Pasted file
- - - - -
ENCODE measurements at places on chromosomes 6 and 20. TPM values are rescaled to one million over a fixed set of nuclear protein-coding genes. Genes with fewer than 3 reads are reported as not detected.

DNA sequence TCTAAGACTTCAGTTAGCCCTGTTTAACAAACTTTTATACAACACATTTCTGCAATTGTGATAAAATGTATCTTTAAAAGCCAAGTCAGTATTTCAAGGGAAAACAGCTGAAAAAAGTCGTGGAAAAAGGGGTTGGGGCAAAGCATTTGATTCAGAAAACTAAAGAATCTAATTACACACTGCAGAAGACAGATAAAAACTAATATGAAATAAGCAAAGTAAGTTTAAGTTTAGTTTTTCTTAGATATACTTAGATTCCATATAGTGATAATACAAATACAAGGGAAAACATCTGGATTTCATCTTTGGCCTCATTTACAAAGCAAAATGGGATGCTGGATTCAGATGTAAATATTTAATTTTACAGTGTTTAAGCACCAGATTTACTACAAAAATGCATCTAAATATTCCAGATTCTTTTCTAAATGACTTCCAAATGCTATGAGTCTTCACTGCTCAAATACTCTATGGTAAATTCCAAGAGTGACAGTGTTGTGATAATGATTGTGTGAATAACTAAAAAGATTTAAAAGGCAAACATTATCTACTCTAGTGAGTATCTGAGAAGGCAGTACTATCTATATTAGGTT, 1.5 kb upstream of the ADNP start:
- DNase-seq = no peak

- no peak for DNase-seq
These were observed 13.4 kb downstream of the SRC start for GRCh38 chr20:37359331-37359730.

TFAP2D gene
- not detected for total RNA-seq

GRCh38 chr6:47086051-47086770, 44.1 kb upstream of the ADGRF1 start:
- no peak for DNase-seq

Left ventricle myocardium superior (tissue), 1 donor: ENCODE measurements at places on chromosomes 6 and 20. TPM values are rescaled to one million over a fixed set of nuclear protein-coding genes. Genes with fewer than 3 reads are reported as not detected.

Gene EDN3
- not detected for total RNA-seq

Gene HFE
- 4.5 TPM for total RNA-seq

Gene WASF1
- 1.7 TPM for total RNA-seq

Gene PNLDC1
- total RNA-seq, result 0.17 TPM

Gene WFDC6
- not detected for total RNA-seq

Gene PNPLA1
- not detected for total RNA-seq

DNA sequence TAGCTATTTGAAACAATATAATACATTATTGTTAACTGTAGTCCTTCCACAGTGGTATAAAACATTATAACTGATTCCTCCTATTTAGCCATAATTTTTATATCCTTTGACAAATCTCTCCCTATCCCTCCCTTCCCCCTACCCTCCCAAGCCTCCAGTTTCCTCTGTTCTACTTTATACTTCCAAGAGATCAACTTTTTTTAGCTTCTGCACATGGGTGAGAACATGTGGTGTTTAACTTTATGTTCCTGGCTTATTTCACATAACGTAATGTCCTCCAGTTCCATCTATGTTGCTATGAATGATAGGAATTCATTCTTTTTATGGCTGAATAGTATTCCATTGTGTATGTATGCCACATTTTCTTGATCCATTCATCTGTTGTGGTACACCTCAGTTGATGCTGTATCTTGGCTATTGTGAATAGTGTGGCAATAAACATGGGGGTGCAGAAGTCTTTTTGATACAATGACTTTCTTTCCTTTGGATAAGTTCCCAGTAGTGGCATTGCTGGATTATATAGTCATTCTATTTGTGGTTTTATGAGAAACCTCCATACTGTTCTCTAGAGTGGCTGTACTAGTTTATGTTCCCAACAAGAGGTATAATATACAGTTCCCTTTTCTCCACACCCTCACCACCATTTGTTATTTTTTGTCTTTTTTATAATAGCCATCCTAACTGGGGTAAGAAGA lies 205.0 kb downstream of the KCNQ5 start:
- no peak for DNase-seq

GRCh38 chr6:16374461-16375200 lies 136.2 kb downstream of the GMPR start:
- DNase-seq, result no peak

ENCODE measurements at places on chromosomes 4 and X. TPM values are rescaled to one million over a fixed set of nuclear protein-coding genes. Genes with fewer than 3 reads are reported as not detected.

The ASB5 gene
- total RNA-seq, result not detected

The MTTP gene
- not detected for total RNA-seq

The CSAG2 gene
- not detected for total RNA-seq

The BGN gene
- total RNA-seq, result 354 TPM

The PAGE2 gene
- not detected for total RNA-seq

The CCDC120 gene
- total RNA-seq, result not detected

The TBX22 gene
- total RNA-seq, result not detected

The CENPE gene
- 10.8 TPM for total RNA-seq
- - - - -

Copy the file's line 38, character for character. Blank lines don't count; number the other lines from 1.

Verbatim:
The CCDC120 gene